Standard error and R Correlation

Standard error and R Correlation - correlation coefficient...

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What is an r correlation coefficient and what useful information does it provide? This is a discussion board question and there is no word limit. I know the dictionary meaning but the instructor wants us to interpret or explain the statistics and give an example if possible . SOLUTION: Correlation refers to the strength of linear relationships’ between two variables. It defines a process for establishing whether linear relationships exist between two variables. It is given by: Correlation (r) = Cov(x,y) / σx*σy Correlation coefficient is a single summary number which gives you a brief and a good idea about how close one variable is in relation to the other one. Correlation signifies that two variables are related to each other, it should not be interpreted that one variable causes the other. Correlation tells you that as and when there is a change in one variable the other seems to change in a manner which is predictable. It is basically a numerical way to quantify the relationship between two variables for e.g. X and Y and is represented by the symbol r. A
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Unformatted text preview: correlation coefficient always lies between -1 and +1. If r is negative then an increase in X would result in decrease in Y while if r is positive an increase in X is would amount to increase in Y. if two variables are perfectly positively correlated then r=1, while if two stocks are perfectly negatively correlated then r = -1. Larger correlation coefficients like 0.7, 0.9 would reflect stronger correlation while smaller number like 0.2 will reflect weaker correlation between 2 variables. One application of correlation coefficient is while deciding portfolio of stocks to be invested in order to explore the benefits of diversification. For example while deciding the portfolio one may opt for two stocks which are negatively correlated i.e. if price of one stock goes up the price of the other drops, or for a positively correlated stocks. Lower the correlation greater is the risk reduction. Generally a negatively correlated stock saves one during the recessionary trends....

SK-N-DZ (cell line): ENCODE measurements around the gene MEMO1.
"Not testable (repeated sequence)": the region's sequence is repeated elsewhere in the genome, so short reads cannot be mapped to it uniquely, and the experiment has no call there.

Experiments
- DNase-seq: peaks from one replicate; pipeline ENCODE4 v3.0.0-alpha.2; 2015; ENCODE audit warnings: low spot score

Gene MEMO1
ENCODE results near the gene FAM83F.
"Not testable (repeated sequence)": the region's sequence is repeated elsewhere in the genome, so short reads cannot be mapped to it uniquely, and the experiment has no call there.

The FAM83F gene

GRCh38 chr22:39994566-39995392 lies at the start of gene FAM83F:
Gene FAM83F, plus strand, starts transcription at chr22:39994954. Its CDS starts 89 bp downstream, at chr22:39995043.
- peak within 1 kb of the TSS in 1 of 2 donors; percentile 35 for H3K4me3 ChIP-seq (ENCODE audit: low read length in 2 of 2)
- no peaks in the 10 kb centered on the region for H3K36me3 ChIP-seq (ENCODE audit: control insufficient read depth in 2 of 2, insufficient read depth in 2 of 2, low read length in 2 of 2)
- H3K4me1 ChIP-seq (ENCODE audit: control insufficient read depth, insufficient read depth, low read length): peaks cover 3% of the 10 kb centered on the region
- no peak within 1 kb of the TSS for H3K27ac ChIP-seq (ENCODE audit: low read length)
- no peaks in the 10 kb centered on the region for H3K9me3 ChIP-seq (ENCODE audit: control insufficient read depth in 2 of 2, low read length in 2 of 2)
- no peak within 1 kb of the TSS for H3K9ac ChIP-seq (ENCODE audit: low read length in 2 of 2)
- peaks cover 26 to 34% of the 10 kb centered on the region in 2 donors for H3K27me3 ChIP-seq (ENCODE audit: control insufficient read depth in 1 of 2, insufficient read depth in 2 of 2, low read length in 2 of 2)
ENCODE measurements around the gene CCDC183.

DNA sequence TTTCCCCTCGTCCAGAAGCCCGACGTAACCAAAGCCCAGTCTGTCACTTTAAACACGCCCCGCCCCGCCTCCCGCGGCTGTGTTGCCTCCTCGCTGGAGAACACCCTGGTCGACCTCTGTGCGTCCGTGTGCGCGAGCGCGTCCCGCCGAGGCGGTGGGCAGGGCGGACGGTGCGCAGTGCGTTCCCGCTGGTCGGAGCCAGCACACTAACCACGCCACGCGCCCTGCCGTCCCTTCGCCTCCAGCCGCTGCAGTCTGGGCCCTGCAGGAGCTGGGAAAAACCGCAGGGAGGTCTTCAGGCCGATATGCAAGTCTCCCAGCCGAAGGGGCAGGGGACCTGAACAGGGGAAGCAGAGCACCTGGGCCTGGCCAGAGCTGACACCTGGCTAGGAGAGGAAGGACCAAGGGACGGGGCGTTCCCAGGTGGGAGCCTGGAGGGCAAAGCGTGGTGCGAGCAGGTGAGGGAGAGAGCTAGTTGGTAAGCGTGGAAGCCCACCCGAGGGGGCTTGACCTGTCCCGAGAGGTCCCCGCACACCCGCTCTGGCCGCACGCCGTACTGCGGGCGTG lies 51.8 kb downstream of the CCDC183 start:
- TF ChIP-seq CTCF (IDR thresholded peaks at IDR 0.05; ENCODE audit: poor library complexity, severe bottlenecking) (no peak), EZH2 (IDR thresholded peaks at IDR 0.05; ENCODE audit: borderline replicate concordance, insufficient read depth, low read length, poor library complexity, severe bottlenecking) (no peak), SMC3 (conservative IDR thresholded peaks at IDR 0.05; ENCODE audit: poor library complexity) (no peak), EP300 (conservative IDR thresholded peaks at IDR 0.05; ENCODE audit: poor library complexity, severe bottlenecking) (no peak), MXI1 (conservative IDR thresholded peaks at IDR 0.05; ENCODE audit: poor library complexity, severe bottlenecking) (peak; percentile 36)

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This note was uploaded on 02/05/2012 for the course ACCT 305 taught by Professor Charlie during the Spring '11 term at University of Phoenix.

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